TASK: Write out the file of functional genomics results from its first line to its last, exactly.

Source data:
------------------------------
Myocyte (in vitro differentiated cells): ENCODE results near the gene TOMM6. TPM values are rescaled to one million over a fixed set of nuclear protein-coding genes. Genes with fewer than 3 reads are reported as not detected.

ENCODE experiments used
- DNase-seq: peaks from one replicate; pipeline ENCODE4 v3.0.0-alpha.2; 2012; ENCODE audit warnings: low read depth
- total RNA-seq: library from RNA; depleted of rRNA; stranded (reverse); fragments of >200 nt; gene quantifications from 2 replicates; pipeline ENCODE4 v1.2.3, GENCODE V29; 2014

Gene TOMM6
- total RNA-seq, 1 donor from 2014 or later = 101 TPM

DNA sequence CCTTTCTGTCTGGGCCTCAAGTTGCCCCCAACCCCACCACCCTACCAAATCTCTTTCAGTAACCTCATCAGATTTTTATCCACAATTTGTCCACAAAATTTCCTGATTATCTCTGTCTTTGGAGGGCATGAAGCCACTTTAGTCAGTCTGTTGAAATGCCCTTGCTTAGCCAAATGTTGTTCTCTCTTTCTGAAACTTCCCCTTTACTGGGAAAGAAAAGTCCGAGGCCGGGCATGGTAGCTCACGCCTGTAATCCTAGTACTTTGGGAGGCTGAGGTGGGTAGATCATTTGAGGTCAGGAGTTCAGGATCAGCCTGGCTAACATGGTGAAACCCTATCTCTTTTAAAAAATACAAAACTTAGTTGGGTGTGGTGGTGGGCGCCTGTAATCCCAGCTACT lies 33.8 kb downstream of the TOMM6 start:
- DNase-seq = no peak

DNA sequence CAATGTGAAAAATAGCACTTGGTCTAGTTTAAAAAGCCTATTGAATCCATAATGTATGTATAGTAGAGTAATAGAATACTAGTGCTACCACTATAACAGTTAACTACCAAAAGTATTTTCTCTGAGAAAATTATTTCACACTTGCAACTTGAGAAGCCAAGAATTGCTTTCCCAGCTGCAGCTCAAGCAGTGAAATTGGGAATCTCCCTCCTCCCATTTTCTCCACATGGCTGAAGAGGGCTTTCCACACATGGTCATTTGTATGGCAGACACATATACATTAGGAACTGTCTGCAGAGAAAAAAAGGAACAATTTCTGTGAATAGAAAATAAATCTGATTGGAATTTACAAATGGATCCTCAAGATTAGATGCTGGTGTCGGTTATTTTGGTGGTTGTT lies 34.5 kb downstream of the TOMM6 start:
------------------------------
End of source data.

Myocyte (in vitro differentiated cells): ENCODE results near the gene TOMM6. TPM values are rescaled to one million over a fixed set of nuclear protein-coding genes. Genes with fewer than 3 reads are reported as not detected.

ENCODE experiments used
- DNase-seq: peaks from one replicate; pipeline ENCODE4 v3.0.0-alpha.2; 2012; ENCODE audit warnings: low read depth
- total RNA-seq: library from RNA; depleted of rRNA; stranded (reverse); fragments of >200 nt; gene quantifications from 2 replicates; pipeline ENCODE4 v1.2.3, GENCODE V29; 2014

Gene TOMM6
- total RNA-seq, 1 donor from 2014 or later = 101 TPM

DNA sequence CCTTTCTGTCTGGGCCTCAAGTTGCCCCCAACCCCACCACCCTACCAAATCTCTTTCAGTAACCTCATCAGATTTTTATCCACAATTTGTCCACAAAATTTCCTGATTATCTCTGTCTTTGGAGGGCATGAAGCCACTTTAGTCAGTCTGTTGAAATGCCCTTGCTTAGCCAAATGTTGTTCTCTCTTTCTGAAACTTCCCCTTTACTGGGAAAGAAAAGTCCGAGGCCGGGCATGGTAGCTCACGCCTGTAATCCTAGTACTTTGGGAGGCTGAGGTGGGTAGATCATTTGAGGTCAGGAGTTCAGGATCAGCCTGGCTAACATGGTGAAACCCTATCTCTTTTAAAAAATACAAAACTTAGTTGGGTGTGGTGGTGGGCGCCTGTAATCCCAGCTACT lies 33.8 kb downstream of the TOMM6 start:
- DNase-seq = no peak

DNA sequence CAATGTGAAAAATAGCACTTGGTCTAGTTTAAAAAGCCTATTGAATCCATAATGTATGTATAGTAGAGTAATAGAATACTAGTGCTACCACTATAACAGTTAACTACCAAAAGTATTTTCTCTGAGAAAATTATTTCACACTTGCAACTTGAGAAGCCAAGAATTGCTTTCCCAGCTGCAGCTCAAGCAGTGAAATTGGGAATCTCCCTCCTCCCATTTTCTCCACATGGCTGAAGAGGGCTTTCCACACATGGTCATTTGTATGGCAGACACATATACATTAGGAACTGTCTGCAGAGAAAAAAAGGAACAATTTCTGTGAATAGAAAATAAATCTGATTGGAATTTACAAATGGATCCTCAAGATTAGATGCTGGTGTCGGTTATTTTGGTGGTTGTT lies 34.5 kb downstream of the TOMM6 start: